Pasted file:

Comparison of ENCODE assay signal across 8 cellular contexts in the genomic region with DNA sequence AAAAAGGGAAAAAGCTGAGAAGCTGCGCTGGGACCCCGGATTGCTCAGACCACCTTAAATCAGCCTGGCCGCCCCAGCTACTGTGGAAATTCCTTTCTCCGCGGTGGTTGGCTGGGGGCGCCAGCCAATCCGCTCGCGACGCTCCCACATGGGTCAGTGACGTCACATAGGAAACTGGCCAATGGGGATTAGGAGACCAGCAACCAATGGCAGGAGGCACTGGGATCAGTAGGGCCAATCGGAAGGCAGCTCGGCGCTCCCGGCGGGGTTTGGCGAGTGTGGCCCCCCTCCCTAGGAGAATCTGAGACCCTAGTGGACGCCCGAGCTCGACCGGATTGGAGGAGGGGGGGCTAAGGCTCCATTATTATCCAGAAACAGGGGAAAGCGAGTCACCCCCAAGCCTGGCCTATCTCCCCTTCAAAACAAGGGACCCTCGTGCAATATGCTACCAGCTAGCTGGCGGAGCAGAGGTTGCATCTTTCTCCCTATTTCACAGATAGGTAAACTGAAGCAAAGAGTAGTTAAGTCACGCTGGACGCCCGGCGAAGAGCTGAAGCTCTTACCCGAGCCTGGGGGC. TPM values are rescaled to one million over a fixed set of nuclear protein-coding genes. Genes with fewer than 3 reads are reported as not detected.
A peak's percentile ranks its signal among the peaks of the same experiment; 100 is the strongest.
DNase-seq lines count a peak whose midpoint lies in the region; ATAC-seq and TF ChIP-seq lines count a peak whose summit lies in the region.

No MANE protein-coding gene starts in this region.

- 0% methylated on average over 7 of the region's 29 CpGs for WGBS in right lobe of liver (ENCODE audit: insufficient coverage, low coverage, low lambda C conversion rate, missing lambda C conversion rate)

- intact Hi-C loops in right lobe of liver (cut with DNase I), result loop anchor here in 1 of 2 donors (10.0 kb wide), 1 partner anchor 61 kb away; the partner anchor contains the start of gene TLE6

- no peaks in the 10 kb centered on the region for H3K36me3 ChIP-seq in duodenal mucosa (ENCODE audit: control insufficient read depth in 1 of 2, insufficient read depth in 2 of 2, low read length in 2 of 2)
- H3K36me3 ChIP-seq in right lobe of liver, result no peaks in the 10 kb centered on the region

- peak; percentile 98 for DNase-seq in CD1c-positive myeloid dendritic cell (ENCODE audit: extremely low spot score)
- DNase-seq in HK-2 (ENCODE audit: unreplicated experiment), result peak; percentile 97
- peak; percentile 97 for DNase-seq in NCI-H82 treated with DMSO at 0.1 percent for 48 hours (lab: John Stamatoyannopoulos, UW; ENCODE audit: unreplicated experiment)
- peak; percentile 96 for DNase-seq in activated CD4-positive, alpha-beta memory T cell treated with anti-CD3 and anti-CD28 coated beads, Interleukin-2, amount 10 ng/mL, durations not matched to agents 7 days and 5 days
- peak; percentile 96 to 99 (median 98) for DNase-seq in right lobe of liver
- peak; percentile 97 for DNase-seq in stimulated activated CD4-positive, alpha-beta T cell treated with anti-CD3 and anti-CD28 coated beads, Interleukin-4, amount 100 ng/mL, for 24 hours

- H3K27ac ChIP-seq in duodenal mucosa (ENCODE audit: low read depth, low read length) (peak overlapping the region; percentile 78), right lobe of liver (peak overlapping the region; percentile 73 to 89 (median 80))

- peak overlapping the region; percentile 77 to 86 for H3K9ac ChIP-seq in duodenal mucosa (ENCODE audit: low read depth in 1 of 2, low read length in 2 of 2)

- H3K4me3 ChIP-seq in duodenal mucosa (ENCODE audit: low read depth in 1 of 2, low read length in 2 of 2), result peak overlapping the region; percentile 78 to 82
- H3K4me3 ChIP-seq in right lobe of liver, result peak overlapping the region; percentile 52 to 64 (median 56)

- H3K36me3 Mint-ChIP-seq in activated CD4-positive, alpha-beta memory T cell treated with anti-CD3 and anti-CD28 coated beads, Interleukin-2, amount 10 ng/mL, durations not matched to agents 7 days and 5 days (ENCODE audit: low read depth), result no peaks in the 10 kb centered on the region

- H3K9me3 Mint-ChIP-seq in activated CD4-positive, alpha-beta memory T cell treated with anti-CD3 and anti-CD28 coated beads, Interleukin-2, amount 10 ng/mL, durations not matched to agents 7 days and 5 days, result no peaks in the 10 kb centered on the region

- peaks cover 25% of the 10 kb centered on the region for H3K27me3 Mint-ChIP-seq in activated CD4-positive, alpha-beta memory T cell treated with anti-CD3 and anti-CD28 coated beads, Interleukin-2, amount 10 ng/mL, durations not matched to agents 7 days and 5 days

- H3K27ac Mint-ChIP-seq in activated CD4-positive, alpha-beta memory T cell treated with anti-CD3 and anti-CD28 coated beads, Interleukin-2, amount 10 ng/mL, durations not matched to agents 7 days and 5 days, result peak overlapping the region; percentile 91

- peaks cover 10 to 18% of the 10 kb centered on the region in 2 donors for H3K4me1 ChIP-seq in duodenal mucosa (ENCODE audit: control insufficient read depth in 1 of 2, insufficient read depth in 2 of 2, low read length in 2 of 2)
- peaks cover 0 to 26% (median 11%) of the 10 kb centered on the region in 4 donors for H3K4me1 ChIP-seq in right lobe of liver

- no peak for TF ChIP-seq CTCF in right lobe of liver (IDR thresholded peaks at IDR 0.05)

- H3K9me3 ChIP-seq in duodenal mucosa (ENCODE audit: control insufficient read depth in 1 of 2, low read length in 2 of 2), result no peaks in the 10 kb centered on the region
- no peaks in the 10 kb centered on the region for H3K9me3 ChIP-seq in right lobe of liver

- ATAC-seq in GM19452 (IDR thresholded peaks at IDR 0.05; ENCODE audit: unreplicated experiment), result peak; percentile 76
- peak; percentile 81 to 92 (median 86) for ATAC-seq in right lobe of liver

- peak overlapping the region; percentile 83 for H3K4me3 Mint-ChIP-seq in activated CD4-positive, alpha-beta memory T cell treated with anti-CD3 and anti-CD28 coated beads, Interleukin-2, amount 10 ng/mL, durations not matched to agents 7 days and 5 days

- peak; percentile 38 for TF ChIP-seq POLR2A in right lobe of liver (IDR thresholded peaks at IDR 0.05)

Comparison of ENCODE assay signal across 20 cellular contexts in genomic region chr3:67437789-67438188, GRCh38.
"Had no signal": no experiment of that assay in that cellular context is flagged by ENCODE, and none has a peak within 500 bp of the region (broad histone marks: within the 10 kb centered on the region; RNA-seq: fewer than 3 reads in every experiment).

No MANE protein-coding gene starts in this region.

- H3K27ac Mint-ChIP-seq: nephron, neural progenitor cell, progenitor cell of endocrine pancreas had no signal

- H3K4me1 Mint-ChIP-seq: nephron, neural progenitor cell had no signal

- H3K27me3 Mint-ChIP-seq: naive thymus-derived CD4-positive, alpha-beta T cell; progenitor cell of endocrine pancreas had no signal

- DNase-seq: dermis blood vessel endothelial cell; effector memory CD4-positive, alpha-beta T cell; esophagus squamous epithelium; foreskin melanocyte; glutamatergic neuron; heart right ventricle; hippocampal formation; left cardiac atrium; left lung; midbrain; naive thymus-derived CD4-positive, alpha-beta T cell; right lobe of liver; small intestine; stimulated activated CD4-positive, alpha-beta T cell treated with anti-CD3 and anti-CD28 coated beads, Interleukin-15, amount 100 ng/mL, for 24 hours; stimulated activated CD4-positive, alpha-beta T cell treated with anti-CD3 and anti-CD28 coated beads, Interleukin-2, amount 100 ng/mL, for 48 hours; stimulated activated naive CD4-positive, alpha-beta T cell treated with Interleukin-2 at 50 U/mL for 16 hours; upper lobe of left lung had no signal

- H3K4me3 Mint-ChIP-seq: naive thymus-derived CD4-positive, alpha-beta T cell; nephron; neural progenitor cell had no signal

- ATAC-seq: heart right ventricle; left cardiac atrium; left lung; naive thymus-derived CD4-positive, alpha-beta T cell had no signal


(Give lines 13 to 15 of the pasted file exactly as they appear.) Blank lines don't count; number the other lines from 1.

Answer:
- peak; percentile 96 to 99 (median 98) for DNase-seq in right lobe of liver
- peak; percentile 97 for DNase-seq in stimulated activated CD4-positive, alpha-beta T cell treated with anti-CD3 and anti-CD28 coated beads, Interleukin-4, amount 100 ng/mL, for 24 hours

- H3K27ac ChIP-seq in duodenal mucosa (ENCODE audit: low read depth, low read length) (peak overlapping the region; percentile 78), right lobe of liver (peak overlapping the region; percentile 73 to 89 (median 80))